12 July 2009

Communal Land Tenure Systems in East Timor to have no legal status under new draft land law

ETLJB 12 July 2009 SYDNEY - The question of security of tenure for customary land tenure systems has been a crucial issue facing traditional communities throughout the world as they confront the forces of modernisation and global capital.

In many places - both in the developing world and in the history of the great western democracies - indigenous peoples' land has been seized by colonisers or confiscated by the modern State for natural resource exploitation and political and economic domination. Entire communities and their unique cultures have been annihilated in these processes and indigenous people have been powerless to challenge the intrusions and appropriation of their customary lands because their land tenure systems were not conferred with juridical status by the legal system. This left traditional communities vulnerable to extinction - along with their ancient land management and ownership customs and law.

In East Timor, traditional communities are about to face the full force of the state's assertion of control and ownership of customary land in East Timor. This was instituted by the 2002 Constitution which mandates the fundamental right of the state in relation to the land and resources in East Timor:

Article 139
(Natural resources)

1. The resources of the soil, the subsoil, the territorial waters, the continental shelf and the exclusive economic zone, which are essential to the economy, shall be owned by the State and shall be used in a fair and equitable manner in accordance with national interests.
2. The conditions for the exploitation of the natural resources referred to in item 1 above should lend themselves to the establishment of mandatory financial reserves, in accordance with the law.
3. The exploitation of the natural resources shall preserve the ecological balance and prevent destruction of ecosystems.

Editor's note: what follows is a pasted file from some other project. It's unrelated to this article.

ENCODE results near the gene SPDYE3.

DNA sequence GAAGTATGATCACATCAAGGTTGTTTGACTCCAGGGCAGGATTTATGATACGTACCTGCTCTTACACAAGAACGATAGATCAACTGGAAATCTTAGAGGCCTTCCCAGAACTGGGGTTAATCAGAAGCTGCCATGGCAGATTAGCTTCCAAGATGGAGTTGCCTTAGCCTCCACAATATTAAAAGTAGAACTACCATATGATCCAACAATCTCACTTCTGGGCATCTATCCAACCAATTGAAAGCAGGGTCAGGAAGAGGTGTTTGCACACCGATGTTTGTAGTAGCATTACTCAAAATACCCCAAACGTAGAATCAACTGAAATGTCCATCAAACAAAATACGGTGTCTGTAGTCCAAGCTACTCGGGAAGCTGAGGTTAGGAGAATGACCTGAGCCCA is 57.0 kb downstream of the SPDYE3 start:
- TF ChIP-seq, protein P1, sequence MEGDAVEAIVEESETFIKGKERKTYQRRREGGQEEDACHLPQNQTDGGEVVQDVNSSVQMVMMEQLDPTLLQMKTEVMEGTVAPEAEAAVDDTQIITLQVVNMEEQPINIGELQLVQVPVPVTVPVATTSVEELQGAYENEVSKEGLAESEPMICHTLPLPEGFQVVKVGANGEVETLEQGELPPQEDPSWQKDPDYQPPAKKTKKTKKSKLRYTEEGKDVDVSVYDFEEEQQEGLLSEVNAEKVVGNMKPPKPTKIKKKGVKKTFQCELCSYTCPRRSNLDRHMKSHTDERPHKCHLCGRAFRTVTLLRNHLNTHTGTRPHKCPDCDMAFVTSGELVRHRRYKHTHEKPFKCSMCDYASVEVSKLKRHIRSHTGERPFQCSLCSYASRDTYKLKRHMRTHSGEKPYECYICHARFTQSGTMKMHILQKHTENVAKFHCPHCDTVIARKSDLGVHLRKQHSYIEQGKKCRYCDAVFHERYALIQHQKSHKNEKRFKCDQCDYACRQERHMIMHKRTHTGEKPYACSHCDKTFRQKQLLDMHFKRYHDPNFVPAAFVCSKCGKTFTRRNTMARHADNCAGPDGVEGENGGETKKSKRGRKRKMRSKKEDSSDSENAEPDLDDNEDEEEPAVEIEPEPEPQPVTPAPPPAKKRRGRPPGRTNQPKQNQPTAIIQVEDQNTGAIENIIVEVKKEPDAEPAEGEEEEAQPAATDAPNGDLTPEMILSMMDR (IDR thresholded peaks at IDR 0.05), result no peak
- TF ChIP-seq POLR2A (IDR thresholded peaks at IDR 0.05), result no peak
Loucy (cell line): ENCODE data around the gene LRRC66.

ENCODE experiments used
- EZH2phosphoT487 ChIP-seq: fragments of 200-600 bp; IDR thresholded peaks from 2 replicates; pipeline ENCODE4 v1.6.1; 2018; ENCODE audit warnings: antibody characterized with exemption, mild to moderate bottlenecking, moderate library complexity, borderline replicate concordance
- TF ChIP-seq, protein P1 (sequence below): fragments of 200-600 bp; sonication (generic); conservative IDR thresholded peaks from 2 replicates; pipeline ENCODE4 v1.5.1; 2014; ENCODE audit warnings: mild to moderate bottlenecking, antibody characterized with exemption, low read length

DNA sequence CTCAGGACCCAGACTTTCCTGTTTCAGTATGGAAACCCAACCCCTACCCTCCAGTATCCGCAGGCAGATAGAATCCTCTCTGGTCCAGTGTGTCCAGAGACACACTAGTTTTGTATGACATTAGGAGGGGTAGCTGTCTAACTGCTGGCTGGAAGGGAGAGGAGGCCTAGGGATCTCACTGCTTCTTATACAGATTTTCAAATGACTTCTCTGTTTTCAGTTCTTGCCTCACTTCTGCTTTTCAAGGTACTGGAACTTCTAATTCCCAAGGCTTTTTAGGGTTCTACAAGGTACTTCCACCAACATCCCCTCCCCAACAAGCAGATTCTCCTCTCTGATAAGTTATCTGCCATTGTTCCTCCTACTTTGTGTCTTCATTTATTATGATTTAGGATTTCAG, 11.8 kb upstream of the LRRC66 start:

While this provision pays due regard to the environmental dimensions of natural resource management, it is silent on the cultural aspects which have existed since time immemorial over much of the land in East Timor.

This is so even though the Constitution also requires the state to respect the customs of the country by Article 2 (4) which provides that: The State shall recognise and value the norms and customs of East Timor that are not contrary to the Constitution and to any legislation dealing specifically with customary law.

It has been argued that this provision means that customary land tenure systems must be recognized by the state. But that is not the plain and ordinary meaning of the words of this provision which subject this state obligation to the proviso that the relevant norms and customs are not contrary to the Constitution. As noted above, the Constitution empowers the state to deal with natural resources in the “soil, the subsoil, the territorial waters, the continental shelf and the exclusive economic zone” of the country. This includes resources located within the territories of customary land tenure systems. In this way, the Constitution is the basis for the lack of juridical recognition of these land tenure systems that are based on the customs and norms of East Timor.

The new draft land law does not deviate from this policy in so far as it relates to what it defines as community land: “land in areas where a local community organizes the use of the land and other natural resources by means of norms of a social and cultural nature.”

Clearly, the constitutional state control of natural resources by Article 139 is inconsistent with if not contrary to the customary communal control of resources which must therefore fall in the face of the Article 139 leaving no basis for the assertion of the legal status of customary land tenure systems in East Timor.

The relevant provisions in the draft land law that touch on communal land tenure systems in East Timor are set out below.


Article 23